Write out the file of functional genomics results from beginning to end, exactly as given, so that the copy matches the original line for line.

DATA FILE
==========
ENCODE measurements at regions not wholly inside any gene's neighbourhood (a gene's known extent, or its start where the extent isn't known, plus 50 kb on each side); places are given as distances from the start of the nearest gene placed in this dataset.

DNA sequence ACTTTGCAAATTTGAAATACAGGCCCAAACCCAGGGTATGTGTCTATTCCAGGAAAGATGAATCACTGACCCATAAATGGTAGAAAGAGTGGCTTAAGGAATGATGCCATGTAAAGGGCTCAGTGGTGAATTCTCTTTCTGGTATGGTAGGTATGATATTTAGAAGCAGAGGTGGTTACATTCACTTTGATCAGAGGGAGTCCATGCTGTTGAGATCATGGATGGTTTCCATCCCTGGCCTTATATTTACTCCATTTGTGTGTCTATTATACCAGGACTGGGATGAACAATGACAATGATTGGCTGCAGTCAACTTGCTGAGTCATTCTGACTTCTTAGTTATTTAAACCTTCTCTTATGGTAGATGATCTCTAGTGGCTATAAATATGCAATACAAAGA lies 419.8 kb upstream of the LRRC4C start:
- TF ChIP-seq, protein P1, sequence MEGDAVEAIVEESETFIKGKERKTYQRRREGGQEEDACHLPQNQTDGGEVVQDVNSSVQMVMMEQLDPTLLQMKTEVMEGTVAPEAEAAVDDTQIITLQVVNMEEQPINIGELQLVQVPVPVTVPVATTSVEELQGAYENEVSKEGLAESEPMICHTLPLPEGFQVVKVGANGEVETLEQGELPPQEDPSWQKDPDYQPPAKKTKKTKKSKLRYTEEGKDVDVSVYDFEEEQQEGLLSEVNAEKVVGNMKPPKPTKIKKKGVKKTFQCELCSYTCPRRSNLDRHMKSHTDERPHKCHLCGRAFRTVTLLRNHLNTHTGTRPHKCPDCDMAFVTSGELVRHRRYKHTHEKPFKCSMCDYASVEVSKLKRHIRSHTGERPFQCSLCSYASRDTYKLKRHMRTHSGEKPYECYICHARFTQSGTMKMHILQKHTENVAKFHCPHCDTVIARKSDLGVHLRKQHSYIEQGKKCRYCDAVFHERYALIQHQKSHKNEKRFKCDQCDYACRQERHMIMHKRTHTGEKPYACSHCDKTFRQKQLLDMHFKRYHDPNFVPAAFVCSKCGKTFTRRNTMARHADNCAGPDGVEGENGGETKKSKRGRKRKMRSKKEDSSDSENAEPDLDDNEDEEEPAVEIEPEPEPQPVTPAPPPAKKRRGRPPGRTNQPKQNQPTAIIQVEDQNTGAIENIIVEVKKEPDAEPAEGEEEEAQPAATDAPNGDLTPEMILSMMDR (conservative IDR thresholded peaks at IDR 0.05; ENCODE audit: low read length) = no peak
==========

ENCODE measurements at regions not wholly inside any gene's neighbourhood (a gene's known extent, or its start where the extent isn't known, plus 50 kb on each side); places are given as distances from the start of the nearest gene placed in this dataset.

DNA sequence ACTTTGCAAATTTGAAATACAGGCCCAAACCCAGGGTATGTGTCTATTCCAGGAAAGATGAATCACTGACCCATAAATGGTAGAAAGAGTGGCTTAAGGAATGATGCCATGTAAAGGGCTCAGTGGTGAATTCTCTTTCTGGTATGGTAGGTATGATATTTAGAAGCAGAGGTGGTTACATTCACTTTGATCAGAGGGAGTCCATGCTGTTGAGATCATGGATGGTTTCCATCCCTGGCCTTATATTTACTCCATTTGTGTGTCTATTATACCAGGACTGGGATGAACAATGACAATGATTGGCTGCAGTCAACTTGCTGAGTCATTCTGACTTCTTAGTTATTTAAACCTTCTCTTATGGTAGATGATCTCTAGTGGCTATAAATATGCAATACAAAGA lies 419.8 kb upstream of the LRRC4C start:
- TF ChIP-seq, protein P1, sequence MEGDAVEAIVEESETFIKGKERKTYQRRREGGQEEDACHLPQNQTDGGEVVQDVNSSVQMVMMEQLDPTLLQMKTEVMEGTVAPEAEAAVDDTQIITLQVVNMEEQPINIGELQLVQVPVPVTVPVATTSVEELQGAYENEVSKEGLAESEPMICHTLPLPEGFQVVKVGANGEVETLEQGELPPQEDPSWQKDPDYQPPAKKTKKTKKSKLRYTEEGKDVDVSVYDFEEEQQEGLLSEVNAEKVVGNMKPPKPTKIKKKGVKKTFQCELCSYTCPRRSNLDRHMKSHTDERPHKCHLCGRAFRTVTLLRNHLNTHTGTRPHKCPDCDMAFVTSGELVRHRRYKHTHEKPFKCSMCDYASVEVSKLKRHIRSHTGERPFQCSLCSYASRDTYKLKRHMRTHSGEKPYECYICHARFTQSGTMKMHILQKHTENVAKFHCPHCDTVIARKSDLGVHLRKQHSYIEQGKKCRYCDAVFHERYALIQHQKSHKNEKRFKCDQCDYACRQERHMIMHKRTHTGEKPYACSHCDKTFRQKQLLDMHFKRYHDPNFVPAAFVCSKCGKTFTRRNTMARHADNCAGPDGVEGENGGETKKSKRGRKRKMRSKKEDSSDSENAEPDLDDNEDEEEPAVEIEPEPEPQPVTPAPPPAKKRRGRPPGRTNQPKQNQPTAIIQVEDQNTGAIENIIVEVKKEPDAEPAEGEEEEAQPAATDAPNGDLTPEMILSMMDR (conservative IDR thresholded peaks at IDR 0.05; ENCODE audit: low read length) = no peak